The big news coming out of Florida recently was Hurricane Michael. After developing quickly and moving fast, it roared ashore as a strong Category 4 storm. Although my hometown was in the bull’s eye from the beginning, and it never deviated from its projected path, the intensity took many by surprise. It was a harrowing experience, and the effects were catastrophic.
Nineteen days later, and while there is still a long road to recovery, power has been restored to most homes and businesses and early voting began on Saturday, October 27, at five mega-voting sites in Bay County.
Although many people are preoccupied with dealing with the aftermath of Hurricane Michael, my hope is that they will take the time to vote. Whether it is at one of the early voting sites or a polling station on Election Day, part of the process of picking up the pieces must include voting.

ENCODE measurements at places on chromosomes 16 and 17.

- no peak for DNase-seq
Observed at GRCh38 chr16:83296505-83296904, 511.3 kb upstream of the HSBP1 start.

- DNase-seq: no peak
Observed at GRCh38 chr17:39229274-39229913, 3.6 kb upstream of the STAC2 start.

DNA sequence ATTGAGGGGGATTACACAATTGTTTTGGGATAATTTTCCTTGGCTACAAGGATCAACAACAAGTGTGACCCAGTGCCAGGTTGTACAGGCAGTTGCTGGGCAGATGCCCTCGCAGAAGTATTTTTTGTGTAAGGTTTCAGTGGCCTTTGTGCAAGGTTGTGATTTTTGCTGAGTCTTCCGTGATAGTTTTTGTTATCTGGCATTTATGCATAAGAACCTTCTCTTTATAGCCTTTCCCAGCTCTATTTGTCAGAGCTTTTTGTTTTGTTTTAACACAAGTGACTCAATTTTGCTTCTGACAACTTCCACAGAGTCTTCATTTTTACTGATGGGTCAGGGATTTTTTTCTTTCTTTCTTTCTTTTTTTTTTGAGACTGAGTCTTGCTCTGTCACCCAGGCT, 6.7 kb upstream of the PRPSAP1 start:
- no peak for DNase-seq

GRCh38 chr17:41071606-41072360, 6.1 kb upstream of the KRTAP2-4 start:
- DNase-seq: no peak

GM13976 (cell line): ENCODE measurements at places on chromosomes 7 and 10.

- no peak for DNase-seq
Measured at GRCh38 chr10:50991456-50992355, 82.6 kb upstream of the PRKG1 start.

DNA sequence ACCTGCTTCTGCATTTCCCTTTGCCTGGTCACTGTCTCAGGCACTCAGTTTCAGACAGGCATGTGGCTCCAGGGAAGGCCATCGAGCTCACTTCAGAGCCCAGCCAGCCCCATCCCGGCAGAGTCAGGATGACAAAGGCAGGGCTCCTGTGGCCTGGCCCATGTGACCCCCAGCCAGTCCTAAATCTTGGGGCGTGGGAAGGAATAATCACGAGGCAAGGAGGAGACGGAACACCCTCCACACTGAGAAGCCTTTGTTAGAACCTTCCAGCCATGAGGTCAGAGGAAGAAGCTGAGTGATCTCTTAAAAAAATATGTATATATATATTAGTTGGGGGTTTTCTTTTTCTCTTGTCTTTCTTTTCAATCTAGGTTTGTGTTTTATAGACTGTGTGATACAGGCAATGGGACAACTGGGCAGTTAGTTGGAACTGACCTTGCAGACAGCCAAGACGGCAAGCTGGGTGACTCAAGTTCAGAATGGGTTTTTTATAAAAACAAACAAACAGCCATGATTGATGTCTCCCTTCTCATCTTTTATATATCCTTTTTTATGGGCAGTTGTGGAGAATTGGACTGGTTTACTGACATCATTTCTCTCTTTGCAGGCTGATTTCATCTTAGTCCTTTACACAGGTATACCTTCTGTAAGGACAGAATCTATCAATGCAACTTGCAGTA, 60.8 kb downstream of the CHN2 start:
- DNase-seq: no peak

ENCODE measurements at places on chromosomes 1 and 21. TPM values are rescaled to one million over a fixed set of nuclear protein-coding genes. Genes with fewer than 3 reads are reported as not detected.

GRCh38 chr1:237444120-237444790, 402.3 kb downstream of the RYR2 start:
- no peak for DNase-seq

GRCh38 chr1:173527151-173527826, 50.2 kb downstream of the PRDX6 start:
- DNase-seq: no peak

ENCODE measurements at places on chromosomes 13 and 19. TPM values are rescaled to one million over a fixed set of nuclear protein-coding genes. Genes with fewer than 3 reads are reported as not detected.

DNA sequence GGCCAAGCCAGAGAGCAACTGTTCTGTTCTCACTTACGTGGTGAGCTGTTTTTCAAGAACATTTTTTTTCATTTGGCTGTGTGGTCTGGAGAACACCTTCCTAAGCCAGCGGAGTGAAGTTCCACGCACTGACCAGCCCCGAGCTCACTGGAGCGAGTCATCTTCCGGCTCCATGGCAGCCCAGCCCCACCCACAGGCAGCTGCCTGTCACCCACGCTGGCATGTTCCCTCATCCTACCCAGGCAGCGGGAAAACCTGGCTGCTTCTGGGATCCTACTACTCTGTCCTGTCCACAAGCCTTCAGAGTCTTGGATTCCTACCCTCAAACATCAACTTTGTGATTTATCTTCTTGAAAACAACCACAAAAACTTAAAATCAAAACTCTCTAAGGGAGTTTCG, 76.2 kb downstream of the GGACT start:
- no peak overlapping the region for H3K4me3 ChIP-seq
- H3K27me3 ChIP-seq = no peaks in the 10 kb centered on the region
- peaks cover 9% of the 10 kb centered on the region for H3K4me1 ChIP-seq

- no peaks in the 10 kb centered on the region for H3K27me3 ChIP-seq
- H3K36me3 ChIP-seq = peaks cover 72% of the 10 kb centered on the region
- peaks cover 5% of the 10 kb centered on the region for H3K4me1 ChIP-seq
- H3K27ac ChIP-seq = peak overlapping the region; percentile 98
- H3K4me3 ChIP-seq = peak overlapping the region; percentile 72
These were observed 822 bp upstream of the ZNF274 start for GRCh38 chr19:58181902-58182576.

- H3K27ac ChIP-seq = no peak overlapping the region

A couple of races are drawing national attention, and panhandle residents should have their say. The system is imperfect and broken in many respects, but it is up and running despite the impact of Hurricane Michael. We were knocked down, but not out.
Beyond the midterm election, we will still be pursuing our goal of opening Florida primaries to all voters. As the director of Florida Fair and Open Primaries, Inc., I was out of touch for a while due to communication problems, but our team carried on outside the affected area.
Petition signatures are being collected in the field. New volunteers continue to come onboard. Future events are being organized. State political candidates are talking about and supporting open primaries. And, most recently, a mega-donor has called for open primaries in Florida.
Like the effort to rebuild our physical infrastructure in the panhandle, we continue the effort to rebuild the political infrastructure in our state. If you are interesting getting more information about our efforts and how to contact us, visit our website or Facebook page.